The National Digital Inclusion Alliance (NDIA) announced the Pottsboro Library would be one of 18 grant recipient organizations who will launch the National Digital Navigator Corps. The grants are part of $10 million of support from Google.org, which will go toward hiring community-based digital navigators to further develop NDIA’s digital navigator model for rural and Tribal communities.
Digital navigators at the 18 selected sub-grantee organizations will help thousands of residents gain much-needed access to the internet, devices, and digital skills training. Pottsboro who was the only public library among the grantees, received more than $350,000 to hire a digital expert.
“We have a full-time digital navigator to help people connect to tech, whatever they need to be successful,” said Dianne Connery, the Pottsboro Library director. As the digital navigator, Mark Revolinski said he does everything from helping people set up the internet to teach the basics.
Dianne Connery, the library’s director, has been focused on bringing technology to Pottsboro since 2010. During COVID, students who had been sent home to study virtually needed connectivity to the internet in this small rural community. The library set up mobile hotspots around town so students would have access to learning online.
Another need emerged when people began calling the library desperate to get online for telehealth appointments with their doctors who didn’t want high-risk patients coming into the hospital or office. The library opened a dedicated telehealth room that people can reserve to video chat with doctors. The library partnered with the University of North Texas Health Science Center, which handles the appointment booking to keep personal information private. You can connect with your own healthcare provider or make an appointment with their healthcare partner.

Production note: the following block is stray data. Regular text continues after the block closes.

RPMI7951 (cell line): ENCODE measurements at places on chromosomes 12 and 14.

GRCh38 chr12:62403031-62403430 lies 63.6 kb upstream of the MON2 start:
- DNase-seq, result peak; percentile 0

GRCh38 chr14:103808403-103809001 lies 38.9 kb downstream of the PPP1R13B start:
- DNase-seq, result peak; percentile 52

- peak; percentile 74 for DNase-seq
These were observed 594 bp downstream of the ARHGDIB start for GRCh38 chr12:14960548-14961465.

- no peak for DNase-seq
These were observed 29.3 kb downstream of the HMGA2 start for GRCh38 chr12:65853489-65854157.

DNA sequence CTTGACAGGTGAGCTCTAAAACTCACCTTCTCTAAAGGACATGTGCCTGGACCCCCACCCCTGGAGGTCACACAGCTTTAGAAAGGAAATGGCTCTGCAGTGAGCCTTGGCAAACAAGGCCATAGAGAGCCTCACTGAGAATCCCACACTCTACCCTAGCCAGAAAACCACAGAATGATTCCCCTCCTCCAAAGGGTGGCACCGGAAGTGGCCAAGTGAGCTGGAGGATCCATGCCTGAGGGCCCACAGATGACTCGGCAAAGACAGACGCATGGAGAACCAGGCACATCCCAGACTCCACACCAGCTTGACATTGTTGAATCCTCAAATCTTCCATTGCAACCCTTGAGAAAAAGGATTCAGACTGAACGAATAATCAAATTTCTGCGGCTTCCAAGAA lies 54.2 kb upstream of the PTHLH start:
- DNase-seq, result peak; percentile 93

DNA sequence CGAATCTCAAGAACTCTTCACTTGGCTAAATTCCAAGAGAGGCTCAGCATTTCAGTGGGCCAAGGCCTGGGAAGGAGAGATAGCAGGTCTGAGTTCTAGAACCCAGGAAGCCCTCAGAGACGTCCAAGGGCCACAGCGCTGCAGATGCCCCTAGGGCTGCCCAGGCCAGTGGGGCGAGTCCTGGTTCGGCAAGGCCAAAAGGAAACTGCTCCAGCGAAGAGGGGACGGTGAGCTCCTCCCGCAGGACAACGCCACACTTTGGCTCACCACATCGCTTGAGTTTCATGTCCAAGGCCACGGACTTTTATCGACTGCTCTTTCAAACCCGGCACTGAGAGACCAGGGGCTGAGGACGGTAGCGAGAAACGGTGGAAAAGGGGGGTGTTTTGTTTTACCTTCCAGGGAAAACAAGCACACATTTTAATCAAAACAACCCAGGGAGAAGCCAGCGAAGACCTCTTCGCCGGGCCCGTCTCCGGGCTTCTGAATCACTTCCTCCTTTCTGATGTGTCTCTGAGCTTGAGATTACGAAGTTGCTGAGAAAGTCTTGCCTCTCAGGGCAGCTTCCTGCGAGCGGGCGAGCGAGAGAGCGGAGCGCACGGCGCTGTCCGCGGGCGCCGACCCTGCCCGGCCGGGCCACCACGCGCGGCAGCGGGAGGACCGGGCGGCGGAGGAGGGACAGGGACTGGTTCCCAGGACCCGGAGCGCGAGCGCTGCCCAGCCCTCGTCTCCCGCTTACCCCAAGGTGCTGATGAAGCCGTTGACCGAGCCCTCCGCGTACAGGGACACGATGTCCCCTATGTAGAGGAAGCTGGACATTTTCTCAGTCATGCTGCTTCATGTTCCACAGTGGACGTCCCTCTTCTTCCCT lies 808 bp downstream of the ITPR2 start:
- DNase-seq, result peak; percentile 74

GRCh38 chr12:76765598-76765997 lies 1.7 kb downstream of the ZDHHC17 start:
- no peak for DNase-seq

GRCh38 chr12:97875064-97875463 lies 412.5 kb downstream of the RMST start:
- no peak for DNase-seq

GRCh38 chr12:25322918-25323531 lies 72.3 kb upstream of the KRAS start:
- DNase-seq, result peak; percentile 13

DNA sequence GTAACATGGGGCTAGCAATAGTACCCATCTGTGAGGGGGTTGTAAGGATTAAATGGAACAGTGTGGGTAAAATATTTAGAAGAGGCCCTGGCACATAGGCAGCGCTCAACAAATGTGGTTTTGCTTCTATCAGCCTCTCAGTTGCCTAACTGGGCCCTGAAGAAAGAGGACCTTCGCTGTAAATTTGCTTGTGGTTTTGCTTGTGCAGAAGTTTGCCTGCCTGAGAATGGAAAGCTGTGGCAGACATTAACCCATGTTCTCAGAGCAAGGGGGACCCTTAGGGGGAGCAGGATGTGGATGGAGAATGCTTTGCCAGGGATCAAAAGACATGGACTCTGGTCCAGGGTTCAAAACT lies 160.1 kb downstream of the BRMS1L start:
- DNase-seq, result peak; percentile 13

The library recently offered classes on staying safe online so you can identify phishing emails and text messages, identify popular scams, learn how to pay online safely, and receive 1-on1 tech help from the navigator.
In August of 2022, the library held an “Introduction to Digital Culture” class. This 5-week course, taught by the library’s Senior Planet-trained digital navigators (seniorplanet.org), discusses how to identify and contact political representatives and get involved in government, maintain your financial security online, access reliable health and wellness information, safely enjoy social media, and have fun with creative opportunities on the Internet.
The Pottsboro Library was selected by AARP to offer a Digital Skills Ready@50 program. The AARP Foundation, in collaboration with OATS (Older Adults Technology Services), offers the free technology class for those over 50 who are considering going back to work, exploring entrepreneurship, or switching careers.
The Pottsboro library offers free use of computers and internet access, as well as wireless access outside the building after hours. They also have Adobe Creative Suite and Microsoft Office software available. You can also check out a Nikon DSLR 3100 and GoPro cameras and accessories.
On game night, teens flock to the library to access one of a dozen computers lining the library’s back corner. These gaming computers support Pottsboro’s high school e-sports team, which competes through the North American Scholastic Esports Federation.
The Pottsboro Library is much more than books. It is a cultural center for all ages, providing a rich array of resources from community gardening to technology. What was a floundering little library, has become a hub of activity providing much needed services to the community.